KAMPALA (Reuters) - A Ugandan opposition politician on Thursday urged his male supporters to go on sex strike until their wives promise not to vote for the ruling party in upcoming national elections.
Most analysts believe the February poll will return long-running President Yoweri Museveni and his National Resistance Movement (NRM) party to power.
“You say you are opposition supporters but your wives are still voting for the NRM,” Stanley Kalembaye told a group of men at a town hall meeting, part of which was screened on the East African country’s NTV television channel.
“I suggest you tell them you will deny them conjugal rights until they change parties.”
The Forum for Democratic Change (FDC) candidate, who is running for mayor in the southwestern Mbarara town, said the men should explain to their wives that NRM rule had led to unemployment and lack of growth.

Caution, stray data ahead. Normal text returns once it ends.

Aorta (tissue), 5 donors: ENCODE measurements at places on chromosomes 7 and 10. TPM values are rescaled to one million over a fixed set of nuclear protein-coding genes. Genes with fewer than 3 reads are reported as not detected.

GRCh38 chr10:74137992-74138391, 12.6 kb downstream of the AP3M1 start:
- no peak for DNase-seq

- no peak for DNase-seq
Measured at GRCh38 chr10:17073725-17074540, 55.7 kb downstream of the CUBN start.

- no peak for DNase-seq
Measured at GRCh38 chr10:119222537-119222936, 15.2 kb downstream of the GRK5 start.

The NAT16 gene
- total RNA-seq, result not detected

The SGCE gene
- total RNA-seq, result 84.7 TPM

“They should try to explain the situation to their wives who may not hear about it when they are home with the children,” Kalembaye told Reuters.
“But if they are frustrated their wives don’t understand, they may deny sex.”
Sex strikes have been used as political weapons in African countries before — but they are more usually organized by women against men.
Thousands of Kenyan women claimed to deny their husbands sex last year in a bid to end post election strife and a group of Liberian women did the same in a campaign that many say played a role in ending that country’s lengthy civil war.
Reporting by Barry Malone; Editing by Richard Lough